Since my husband hit his 50s, he has stopped making an effort with foreplay. He’s quite sensitive if I even so much as hint at this issue. I can’t help feeling resentful. How do I deal with it?
It sounds as though your husband is feeling anxious about the reliability of his erection, and the reason he rushes sex is because he is scared that he will lose it if he delays. Drawing attention to the issue could make matters worse, as it will increase the chance of him developing performance anxiety. However frustrated you feel, in this instance the best way to solve your problem is to help him to solve his, and the first thing you need to do is talk to him about visiting a GP. Wear and tear is inevitable with age and lots of us put up with nagging health concerns for years before we realise there is something more serious going on, but your husband shouldn’t ignore this – it can be an early warning sign that something else is wrong.
Because he can maintain firmness long enough to have penetrative sex, the chances are good there is nothing to worry about. However, it’s important he gets checked out because research shows that erectile dysfunction can be a predictor of cardiovascular disease and dementia.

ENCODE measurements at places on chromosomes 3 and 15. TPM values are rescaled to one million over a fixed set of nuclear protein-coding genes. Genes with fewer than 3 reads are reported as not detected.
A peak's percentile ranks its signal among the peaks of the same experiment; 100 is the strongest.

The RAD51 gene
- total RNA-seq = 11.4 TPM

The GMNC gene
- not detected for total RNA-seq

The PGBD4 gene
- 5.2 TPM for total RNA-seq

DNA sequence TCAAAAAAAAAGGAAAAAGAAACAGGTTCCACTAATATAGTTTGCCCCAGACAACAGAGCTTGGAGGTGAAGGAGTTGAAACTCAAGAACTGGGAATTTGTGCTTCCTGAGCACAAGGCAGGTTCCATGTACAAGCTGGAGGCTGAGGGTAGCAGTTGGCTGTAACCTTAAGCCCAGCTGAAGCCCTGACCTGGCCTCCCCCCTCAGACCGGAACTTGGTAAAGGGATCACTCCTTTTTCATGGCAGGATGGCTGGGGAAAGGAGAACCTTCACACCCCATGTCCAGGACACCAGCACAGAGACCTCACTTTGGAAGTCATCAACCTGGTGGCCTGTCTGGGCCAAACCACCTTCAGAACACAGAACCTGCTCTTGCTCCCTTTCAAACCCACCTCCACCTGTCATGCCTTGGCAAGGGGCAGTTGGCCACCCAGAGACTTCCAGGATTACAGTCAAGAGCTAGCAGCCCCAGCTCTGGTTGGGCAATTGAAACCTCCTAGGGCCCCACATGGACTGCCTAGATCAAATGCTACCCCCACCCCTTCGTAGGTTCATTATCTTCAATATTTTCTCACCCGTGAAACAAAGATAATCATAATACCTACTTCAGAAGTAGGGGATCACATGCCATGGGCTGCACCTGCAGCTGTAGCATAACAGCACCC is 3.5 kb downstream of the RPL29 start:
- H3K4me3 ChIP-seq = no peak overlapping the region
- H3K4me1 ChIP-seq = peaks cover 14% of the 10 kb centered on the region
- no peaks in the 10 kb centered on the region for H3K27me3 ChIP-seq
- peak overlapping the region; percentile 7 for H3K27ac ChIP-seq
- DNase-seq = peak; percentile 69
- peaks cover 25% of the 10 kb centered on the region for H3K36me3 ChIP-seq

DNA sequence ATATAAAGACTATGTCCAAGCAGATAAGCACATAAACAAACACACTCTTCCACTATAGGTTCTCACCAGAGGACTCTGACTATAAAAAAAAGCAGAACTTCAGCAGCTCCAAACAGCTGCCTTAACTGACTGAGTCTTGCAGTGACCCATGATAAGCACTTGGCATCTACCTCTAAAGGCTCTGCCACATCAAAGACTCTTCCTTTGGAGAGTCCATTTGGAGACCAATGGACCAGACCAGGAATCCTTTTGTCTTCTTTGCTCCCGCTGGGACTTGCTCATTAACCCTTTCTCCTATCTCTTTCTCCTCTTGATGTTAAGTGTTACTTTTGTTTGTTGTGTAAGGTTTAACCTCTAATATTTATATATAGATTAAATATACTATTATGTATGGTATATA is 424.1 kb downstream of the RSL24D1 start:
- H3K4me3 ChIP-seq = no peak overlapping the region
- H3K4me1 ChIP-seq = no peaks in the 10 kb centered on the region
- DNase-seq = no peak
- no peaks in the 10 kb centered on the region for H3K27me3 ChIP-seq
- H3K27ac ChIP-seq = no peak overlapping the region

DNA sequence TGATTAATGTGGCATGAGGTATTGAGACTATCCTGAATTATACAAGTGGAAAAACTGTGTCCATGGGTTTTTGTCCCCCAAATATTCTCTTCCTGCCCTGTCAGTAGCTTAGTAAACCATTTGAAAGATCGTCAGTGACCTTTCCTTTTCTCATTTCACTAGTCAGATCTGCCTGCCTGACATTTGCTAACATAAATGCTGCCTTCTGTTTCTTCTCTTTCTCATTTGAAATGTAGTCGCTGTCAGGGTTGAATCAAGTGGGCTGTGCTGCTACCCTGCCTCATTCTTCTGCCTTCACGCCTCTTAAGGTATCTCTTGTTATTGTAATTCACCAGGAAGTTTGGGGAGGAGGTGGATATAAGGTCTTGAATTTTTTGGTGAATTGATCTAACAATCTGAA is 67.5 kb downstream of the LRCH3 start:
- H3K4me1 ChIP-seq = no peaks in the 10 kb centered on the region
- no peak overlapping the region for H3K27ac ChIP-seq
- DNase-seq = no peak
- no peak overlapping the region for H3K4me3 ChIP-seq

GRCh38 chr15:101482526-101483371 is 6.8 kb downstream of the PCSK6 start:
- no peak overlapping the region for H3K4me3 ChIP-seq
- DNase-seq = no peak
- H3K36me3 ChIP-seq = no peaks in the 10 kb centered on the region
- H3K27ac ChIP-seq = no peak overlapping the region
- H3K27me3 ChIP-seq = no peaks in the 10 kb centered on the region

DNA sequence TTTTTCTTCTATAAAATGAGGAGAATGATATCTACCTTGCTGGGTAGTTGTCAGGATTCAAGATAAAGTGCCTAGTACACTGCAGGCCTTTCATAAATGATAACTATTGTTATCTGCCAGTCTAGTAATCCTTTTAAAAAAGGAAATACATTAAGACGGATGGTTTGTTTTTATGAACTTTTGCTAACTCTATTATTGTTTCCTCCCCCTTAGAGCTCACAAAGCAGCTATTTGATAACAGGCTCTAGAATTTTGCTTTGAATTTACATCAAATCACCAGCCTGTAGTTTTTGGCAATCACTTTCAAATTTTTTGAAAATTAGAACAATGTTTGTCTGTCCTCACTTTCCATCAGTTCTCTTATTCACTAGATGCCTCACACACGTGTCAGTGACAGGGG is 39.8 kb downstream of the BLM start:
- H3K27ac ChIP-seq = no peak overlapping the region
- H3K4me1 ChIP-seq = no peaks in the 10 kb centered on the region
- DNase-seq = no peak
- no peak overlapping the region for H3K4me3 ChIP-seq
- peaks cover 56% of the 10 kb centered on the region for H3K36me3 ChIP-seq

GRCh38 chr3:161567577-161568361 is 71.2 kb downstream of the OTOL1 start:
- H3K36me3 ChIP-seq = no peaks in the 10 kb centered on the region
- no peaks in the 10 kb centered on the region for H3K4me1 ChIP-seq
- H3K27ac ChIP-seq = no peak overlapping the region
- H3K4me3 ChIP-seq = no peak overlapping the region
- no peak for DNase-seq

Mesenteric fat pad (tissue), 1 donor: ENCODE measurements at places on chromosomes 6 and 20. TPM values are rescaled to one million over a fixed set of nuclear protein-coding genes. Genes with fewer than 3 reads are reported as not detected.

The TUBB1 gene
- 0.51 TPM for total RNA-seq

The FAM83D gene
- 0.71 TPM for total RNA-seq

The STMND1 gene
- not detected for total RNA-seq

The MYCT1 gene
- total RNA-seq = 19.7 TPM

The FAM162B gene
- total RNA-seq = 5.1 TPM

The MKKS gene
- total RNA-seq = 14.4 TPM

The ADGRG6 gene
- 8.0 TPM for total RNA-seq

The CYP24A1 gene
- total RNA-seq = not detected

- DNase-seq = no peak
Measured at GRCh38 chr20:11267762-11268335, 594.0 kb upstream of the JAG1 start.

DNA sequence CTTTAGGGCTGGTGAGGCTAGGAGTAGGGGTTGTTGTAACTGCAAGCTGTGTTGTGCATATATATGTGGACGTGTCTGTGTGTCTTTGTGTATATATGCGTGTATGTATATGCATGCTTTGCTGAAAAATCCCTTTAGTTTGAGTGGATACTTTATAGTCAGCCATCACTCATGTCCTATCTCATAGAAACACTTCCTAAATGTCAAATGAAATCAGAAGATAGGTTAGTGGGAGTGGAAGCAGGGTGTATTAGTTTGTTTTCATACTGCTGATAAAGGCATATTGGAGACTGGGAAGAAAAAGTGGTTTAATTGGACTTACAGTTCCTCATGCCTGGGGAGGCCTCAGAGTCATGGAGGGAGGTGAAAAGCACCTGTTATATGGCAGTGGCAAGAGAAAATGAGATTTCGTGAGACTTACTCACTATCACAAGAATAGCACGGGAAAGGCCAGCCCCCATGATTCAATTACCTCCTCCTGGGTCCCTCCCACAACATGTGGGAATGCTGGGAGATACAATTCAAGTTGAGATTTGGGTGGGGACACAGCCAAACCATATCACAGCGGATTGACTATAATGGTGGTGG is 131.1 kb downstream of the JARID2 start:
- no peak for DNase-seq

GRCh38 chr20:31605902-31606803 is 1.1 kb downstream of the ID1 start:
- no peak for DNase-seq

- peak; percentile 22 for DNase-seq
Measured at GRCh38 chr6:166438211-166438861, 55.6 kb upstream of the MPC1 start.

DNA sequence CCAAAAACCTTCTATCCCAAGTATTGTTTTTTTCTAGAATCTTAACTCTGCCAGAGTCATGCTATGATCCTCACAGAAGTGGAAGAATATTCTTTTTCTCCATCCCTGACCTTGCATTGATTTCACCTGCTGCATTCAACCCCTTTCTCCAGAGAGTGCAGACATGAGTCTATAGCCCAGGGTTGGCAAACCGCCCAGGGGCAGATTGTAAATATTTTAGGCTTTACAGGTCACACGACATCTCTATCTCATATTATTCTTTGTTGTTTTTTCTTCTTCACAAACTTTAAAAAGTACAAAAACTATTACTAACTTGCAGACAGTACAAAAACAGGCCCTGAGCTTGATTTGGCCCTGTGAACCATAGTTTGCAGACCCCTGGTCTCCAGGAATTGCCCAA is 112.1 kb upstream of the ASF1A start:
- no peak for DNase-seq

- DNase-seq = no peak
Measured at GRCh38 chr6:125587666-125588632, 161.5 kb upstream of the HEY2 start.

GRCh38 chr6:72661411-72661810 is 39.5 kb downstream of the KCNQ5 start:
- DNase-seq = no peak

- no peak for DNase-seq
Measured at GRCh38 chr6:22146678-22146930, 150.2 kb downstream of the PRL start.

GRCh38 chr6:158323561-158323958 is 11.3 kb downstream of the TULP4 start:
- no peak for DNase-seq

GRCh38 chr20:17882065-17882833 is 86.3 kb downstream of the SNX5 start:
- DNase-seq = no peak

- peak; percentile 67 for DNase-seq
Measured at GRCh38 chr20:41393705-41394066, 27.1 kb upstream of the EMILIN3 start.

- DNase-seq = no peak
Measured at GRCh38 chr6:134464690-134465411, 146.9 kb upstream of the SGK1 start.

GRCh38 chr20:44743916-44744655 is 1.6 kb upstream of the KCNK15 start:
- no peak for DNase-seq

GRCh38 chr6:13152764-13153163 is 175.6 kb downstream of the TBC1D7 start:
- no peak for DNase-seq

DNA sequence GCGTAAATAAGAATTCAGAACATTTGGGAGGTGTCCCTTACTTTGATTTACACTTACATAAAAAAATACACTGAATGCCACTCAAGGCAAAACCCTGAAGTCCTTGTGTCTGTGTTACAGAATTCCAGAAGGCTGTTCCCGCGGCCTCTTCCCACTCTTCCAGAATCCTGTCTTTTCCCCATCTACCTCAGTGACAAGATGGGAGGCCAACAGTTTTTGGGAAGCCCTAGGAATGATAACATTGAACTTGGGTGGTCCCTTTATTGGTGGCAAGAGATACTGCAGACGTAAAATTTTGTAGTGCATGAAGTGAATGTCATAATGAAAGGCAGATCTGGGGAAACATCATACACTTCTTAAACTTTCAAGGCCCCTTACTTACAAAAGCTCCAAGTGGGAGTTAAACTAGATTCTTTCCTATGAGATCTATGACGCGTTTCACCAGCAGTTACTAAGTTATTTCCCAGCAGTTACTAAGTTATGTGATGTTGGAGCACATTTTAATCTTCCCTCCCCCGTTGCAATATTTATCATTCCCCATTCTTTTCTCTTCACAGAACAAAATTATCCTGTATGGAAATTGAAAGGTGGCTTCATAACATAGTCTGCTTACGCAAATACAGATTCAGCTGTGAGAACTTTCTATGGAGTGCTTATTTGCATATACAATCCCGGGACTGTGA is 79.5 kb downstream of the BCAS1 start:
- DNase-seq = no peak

The older a man gets, the more likely he is to experience vascular changes that impair blood flow. Ageing is a physiological inevitability, but the issue can be exacerbated by underlying conditions such as heart disease, diabetes and hypertension, as well as lifestyle factors such as drinking too much alcohol and smoking.
According to the Irish Heart Foundation erectile dysfunction (ED) affects one in 10 men at any given time with the incidence rising with age. A lot of those men do nothing about it because they are scared to go to the GP. All that your husband’s doctor will do is ask him about symptoms, do some basic health checks and conduct some simple tests, such as checking his blood pressure. The good news is that if your husband is given a clean bill of health, there are a number of pharmaceutical solutions t